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Person Perception and Attribution

Module by: Mark Pettinelli. E-mail the author

Asch and Zukier (19841) categorized the techniques used to resolve conflicts between contradictory characteristic traits of a target person. They distinguished between six techniques empirically - on the basis of descriptions of people formed when two discordant traits were present:

  1. Segregation: The dispositions (e.g., brilliant-foolish) are each assigned to a different sphere of the person (e.g., to the intellectual and practical sphere).
  2. Inner versus outer (depth dimension): One of the conflicting dispositions (e.g., sociable) is assigned to a surface manifestation of the person and the other (e.g., lonely) to a deep, inner layer.
  3. Cause and effect: Two dispositions (e.g., dependent-hostile) are seen in a casual relationship (e.g., a person acts in a hostile way because of his futile efforts to break off his dependence on another person).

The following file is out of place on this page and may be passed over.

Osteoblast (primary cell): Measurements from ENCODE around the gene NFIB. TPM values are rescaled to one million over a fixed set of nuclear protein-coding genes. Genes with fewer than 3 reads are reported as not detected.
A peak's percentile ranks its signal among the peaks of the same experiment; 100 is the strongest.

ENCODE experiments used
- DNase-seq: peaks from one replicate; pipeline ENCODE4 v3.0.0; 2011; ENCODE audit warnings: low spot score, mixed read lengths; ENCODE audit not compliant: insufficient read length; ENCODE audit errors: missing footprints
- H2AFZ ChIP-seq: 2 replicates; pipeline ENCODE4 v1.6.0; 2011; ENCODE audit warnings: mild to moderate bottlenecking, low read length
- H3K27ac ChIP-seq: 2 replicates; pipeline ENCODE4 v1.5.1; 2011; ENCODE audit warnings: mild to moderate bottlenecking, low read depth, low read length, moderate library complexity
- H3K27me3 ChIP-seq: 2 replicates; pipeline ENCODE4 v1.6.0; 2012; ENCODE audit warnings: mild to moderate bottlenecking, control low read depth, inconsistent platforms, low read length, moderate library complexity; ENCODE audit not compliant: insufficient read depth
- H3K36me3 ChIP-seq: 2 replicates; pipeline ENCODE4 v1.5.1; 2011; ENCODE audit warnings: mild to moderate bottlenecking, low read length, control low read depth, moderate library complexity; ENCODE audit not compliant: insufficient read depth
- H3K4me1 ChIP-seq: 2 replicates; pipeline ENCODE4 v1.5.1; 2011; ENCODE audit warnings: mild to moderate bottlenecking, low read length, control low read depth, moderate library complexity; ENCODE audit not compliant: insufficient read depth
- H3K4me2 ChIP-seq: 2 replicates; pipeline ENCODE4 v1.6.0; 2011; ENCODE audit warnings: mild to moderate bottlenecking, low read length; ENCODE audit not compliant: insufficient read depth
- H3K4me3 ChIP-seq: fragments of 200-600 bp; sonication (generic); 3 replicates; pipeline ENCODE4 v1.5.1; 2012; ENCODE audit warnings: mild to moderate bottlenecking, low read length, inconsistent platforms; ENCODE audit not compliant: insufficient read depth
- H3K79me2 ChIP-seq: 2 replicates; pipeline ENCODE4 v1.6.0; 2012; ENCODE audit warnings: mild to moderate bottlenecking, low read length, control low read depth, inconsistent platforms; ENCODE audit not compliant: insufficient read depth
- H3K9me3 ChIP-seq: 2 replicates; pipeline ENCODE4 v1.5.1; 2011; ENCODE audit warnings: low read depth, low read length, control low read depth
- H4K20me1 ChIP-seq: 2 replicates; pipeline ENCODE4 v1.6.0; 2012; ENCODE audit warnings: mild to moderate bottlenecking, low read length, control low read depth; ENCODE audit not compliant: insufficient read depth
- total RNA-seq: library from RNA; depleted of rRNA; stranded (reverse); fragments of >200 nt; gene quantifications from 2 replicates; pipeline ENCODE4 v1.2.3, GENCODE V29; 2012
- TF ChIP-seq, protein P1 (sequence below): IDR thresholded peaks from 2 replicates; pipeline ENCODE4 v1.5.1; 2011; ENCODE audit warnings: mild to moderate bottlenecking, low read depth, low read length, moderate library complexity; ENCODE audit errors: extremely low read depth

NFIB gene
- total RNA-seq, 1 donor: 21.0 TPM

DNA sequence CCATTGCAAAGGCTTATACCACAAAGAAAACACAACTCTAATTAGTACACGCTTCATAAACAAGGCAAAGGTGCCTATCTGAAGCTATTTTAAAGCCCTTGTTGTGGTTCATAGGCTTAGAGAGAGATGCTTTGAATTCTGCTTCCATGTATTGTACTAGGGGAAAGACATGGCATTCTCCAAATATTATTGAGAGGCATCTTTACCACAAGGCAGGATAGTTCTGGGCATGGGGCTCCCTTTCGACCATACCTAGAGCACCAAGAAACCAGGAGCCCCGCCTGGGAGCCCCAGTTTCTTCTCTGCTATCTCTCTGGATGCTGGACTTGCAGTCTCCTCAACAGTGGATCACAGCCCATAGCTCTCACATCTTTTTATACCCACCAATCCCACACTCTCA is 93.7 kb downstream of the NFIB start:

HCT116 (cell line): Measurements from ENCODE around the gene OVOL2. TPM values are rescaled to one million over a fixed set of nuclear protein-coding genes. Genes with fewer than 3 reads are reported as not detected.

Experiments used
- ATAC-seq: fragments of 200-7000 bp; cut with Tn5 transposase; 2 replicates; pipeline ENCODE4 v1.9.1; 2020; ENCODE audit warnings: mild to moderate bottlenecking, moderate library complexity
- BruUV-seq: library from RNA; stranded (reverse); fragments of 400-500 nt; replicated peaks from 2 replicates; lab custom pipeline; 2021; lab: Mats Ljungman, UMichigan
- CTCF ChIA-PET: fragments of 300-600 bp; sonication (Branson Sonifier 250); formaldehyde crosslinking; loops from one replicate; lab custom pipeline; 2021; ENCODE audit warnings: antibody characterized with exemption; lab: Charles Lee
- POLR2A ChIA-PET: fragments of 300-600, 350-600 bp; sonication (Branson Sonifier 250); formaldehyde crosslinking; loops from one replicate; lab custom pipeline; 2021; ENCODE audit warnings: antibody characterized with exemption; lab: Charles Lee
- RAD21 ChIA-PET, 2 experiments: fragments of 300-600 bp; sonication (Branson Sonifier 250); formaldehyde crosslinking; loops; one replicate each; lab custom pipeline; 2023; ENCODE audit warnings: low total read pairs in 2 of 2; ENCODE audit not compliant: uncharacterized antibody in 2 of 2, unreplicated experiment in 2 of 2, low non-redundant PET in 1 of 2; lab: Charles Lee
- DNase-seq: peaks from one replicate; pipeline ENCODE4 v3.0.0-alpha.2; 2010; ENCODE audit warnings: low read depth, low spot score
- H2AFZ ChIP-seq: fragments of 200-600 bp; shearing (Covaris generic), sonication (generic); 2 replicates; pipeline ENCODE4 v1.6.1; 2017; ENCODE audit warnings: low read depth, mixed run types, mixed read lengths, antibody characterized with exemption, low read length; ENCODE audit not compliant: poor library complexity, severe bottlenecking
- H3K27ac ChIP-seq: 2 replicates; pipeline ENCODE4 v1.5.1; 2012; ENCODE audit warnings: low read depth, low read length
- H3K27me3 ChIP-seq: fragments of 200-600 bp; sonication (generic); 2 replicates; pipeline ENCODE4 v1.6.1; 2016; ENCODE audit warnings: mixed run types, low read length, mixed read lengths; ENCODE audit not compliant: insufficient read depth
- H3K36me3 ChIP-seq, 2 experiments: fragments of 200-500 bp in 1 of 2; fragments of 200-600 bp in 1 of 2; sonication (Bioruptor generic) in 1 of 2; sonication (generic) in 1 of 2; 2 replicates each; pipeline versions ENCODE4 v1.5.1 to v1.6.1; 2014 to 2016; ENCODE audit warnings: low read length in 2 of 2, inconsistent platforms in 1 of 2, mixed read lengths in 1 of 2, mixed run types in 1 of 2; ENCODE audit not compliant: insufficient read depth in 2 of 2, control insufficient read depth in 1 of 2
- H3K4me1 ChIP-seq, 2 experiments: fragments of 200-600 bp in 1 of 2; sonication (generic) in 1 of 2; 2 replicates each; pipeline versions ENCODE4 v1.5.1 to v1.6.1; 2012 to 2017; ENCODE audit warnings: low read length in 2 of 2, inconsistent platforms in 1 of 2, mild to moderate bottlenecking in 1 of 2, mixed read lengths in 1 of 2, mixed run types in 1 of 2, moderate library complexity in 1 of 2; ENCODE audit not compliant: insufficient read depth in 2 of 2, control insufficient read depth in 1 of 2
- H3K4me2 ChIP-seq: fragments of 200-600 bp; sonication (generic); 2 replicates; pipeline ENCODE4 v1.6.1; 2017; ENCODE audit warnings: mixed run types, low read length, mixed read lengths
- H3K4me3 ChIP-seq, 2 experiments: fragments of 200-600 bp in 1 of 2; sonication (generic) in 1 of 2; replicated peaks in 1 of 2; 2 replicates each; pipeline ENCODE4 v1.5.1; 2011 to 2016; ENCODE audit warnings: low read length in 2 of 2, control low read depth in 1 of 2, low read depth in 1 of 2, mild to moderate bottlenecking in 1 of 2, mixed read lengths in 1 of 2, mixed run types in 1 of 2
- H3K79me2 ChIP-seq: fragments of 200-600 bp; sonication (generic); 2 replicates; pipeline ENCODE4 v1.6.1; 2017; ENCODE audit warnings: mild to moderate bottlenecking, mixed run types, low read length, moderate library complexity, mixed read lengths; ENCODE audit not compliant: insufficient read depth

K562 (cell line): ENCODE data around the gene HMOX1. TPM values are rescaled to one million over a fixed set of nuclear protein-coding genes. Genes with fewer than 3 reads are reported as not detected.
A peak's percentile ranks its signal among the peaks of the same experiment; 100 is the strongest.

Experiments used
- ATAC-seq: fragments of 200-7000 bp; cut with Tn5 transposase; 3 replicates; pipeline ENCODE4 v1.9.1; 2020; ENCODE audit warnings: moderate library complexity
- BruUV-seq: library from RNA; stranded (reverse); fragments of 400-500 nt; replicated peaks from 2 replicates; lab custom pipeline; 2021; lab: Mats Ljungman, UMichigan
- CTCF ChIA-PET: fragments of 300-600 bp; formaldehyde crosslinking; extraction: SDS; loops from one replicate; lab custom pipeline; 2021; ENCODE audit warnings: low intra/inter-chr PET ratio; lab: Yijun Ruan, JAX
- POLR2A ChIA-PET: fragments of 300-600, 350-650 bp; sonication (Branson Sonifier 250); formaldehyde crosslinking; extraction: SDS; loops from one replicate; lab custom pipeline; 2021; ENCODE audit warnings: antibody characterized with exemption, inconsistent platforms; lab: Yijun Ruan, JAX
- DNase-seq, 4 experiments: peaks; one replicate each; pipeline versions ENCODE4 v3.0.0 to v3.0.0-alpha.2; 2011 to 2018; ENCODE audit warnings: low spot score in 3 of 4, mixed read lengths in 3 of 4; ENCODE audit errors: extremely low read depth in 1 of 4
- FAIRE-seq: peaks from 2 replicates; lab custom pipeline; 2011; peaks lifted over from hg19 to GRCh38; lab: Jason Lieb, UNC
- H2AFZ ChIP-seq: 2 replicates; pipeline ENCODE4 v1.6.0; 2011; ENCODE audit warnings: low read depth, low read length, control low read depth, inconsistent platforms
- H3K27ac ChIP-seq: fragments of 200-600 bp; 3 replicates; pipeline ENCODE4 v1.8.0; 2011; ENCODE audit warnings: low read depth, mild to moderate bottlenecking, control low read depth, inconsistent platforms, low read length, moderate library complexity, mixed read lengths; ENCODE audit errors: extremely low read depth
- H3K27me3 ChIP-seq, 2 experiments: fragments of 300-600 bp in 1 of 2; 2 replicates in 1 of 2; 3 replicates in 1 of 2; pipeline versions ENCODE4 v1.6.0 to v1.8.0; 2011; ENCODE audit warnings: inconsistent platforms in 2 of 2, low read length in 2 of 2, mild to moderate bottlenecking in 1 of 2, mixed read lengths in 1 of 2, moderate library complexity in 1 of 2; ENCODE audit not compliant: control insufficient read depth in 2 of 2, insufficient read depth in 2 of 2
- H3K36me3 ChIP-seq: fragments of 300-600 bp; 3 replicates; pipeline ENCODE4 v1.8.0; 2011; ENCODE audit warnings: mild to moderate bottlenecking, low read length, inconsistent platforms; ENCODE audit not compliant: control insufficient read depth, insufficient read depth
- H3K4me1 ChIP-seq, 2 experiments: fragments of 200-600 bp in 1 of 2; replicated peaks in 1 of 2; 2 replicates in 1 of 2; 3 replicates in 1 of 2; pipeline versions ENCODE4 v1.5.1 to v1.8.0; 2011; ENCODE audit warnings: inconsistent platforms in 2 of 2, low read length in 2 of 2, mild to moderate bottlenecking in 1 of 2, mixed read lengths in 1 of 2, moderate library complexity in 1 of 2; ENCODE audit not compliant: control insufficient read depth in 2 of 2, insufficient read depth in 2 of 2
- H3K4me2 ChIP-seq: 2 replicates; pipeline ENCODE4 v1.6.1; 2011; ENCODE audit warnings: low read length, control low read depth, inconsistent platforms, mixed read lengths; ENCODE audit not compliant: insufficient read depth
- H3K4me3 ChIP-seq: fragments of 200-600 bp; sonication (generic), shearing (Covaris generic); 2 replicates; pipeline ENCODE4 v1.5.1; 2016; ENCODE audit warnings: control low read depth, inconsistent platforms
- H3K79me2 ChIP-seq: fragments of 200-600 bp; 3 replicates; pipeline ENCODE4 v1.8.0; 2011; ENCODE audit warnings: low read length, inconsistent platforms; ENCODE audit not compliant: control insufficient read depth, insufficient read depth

4. Common source: Two dispositions (e.g., cheerful-gloomy) are judged as resulting from the same basic disposition (e.g., moody).
  5. Means-end: One disposition is interpreted as a means to achieve another disposition or end (e.g. with the pair strict-kind, strictness is regarded a manifestation of kindness).
  6. Interpolation: The disparity between intelligent and unambitious is bridged by inferring from disappointing former experiences that a person has now lost interest. Interpolating a unifying explanation smoothes the contrast between conflicting dispositions.

Footnotes

  1. Asch, S.E., and Zukier, H. (1984). Thinking about persons. Journal of Personality and Social Psychology, 46, 1230-1240.

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